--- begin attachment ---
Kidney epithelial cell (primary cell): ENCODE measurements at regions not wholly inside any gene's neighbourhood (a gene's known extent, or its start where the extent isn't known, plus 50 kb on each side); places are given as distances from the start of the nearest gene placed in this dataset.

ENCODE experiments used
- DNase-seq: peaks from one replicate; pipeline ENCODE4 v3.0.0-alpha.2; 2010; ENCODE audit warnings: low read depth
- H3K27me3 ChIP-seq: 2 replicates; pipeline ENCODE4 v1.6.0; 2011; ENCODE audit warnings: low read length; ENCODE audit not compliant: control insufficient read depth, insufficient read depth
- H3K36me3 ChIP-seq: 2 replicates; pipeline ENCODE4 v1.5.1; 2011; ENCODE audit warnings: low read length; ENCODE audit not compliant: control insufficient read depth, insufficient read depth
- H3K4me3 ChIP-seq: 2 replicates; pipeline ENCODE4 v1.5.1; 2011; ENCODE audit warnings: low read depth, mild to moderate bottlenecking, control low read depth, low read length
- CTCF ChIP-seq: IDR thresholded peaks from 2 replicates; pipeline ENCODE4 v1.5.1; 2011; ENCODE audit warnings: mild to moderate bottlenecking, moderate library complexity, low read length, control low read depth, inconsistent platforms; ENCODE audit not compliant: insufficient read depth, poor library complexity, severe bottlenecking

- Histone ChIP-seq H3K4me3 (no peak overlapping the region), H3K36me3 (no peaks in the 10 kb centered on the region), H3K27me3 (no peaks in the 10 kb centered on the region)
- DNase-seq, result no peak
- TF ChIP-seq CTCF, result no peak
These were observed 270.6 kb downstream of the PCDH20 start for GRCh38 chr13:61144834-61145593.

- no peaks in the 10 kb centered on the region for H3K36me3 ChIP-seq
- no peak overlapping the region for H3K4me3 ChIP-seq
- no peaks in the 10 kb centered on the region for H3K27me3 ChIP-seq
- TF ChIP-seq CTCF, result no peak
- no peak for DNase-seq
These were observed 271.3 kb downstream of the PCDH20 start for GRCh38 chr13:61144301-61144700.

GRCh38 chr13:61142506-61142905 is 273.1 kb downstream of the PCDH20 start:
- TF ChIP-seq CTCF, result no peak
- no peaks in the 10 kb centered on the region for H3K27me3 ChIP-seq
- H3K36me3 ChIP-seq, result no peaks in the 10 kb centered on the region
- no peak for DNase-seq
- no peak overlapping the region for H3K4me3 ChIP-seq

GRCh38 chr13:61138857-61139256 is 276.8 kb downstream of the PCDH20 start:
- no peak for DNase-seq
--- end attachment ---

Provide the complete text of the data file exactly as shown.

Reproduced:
Kidney epithelial cell (primary cell): ENCODE measurements at regions not wholly inside any gene's neighbourhood (a gene's known extent, or its start where the extent isn't known, plus 50 kb on each side); places are given as distances from the start of the nearest gene placed in this dataset.

ENCODE experiments used
- DNase-seq: peaks from one replicate; pipeline ENCODE4 v3.0.0-alpha.2; 2010; ENCODE audit warnings: low read depth
- H3K27me3 ChIP-seq: 2 replicates; pipeline ENCODE4 v1.6.0; 2011; ENCODE audit warnings: low read length; ENCODE audit not compliant: control insufficient read depth, insufficient read depth
- H3K36me3 ChIP-seq: 2 replicates; pipeline ENCODE4 v1.5.1; 2011; ENCODE audit warnings: low read length; ENCODE audit not compliant: control insufficient read depth, insufficient read depth
- H3K4me3 ChIP-seq: 2 replicates; pipeline ENCODE4 v1.5.1; 2011; ENCODE audit warnings: low read depth, mild to moderate bottlenecking, control low read depth, low read length
- CTCF ChIP-seq: IDR thresholded peaks from 2 replicates; pipeline ENCODE4 v1.5.1; 2011; ENCODE audit warnings: mild to moderate bottlenecking, moderate library complexity, low read length, control low read depth, inconsistent platforms; ENCODE audit not compliant: insufficient read depth, poor library complexity, severe bottlenecking

- Histone ChIP-seq H3K4me3 (no peak overlapping the region), H3K36me3 (no peaks in the 10 kb centered on the region), H3K27me3 (no peaks in the 10 kb centered on the region)
- DNase-seq, result no peak
- TF ChIP-seq CTCF, result no peak
These were observed 270.6 kb downstream of the PCDH20 start for GRCh38 chr13:61144834-61145593.

- no peaks in the 10 kb centered on the region for H3K36me3 ChIP-seq
- no peak overlapping the region for H3K4me3 ChIP-seq
- no peaks in the 10 kb centered on the region for H3K27me3 ChIP-seq
- TF ChIP-seq CTCF, result no peak
- no peak for DNase-seq
These were observed 271.3 kb downstream of the PCDH20 start for GRCh38 chr13:61144301-61144700.

GRCh38 chr13:61142506-61142905 is 273.1 kb downstream of the PCDH20 start:
- TF ChIP-seq CTCF, result no peak
- no peaks in the 10 kb centered on the region for H3K27me3 ChIP-seq
- H3K36me3 ChIP-seq, result no peaks in the 10 kb centered on the region
- no peak for DNase-seq
- no peak overlapping the region for H3K4me3 ChIP-seq

GRCh38 chr13:61138857-61139256 is 276.8 kb downstream of the PCDH20 start:
- no peak for DNase-seq